The Catholic transformation had the character of an official, relatively uniform and swift reform from above that found little contestation from below and could easily be enforced across the Catholic world, generating as a result a remarkable global homogenization of Catholic culture at least among the elites (Casanova, 1997). Islam, by contrast, lacks centralized institutions and administrative structures to define and enforce official doctrines and, therefore, the ongoing Muslim aggiornamentos to modern global realities and predicaments are and will likely remain plural, with multiple, diverse, and often contradictory outcomes. Global terrorist networks declaring jihad on infidels are as much and as little representative manifestations of the contemporary Islamic revival as the global networks of liberal Muslim intellectuals, religious leaders, and elites working with their counterparts from other civilizations and world religions to construct a more just, fair, humane, and peaceful global order. The brutal repression of women by the Taliban is as much and as little a manifestation of this chaotic ferment as the mobilization of “Sisters in Islam” in Malaysia and elsewhere to defend the human, civil, and political rights of Muslim women, including their religious right to participate in the interpretation of the Islamic tradition. In between there is a whole gamut of manifestations of the multiple Islamic aggiornamentos in all spheres of life (Haddad et al., 1991). Depending upon which particular manifestation one chooses to highlight as “relevant,” the answer to the above question is likely to be very different.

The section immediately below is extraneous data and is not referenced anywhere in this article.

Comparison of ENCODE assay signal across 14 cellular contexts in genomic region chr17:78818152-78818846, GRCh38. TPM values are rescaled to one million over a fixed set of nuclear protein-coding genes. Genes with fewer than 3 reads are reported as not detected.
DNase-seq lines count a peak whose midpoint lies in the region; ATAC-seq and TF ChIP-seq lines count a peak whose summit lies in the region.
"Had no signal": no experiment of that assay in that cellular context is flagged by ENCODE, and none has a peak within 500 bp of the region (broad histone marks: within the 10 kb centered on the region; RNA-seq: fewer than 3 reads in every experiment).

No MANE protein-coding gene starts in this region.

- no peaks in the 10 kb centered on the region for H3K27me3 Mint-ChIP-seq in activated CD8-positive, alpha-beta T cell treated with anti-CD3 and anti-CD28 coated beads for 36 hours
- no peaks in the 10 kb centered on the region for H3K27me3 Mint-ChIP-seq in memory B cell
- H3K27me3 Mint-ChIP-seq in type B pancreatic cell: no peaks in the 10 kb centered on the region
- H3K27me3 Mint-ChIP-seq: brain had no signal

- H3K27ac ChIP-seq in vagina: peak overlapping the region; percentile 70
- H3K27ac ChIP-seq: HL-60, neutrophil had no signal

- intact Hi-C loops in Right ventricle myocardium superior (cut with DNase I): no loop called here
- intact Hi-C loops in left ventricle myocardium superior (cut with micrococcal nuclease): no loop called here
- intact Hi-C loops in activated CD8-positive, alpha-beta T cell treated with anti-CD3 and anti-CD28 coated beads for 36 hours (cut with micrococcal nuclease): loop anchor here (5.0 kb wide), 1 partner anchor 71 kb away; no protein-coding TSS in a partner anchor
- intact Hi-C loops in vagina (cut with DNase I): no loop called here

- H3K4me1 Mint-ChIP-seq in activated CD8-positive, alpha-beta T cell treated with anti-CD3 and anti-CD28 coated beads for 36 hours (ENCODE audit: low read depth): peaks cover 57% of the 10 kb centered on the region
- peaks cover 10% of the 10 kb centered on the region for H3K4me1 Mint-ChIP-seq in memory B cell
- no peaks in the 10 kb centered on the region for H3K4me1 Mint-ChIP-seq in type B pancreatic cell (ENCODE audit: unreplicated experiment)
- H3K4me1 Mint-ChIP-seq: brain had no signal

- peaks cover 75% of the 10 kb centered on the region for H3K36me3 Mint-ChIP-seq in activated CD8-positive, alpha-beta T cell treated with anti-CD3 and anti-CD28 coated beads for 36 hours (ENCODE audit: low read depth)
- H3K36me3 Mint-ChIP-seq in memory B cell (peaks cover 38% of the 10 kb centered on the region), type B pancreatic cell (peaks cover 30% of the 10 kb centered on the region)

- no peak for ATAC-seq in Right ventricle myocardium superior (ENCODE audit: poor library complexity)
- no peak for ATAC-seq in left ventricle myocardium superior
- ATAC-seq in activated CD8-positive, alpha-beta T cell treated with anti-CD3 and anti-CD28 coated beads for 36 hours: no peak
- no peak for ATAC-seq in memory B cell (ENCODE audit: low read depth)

The second caveat would be to avoid viewing those aggiornamentos simply as a belated capitulation on the part of religion, once it recognized the futility of its protracted fundamentalist resistance to secular modernity. It is true that aggiornare has the connotations of “catching-up” and “bringing up to date,” but it also means discernment of “the signs of the times” in light of the tradition and reformulating the tradition in ways relevant for the age. The Catholic aggiornamento was partially a form of Protestantification, a recognition that there have been aspects of the Protestant Reformation that were valid. But the council and later formulations also maintained a distinctive distance from liberal Protestant modernity, insisting on its own Catholic reading of the signs of the times and on responses to new modern problems informed by the Catholic tradition. The result has been not so much modern homogenization as the enrichment of multiple modernities. We can talk of a Catholic model of modernity distinct from a liberal Protestant model of modernity. Similarly, one should be open to the possibility that the Islamic tradition, with its distinctive public discourse and Muslim practices, will inform and shape the type of civil society and the democratic institutions that may emerge in Muslim countries. There are multiple Western modernities and there will likely be multiple Muslim modernities. Turkey, Iran, and Indonesia are three countries in which Muslims are engaged today discursively and practically in various attempts at political reform, liberalization, democratization, and the constitution of civil societies. The contexts and the projects are radically different but all three can be viewed as ongoing experiments in Islamic democratization.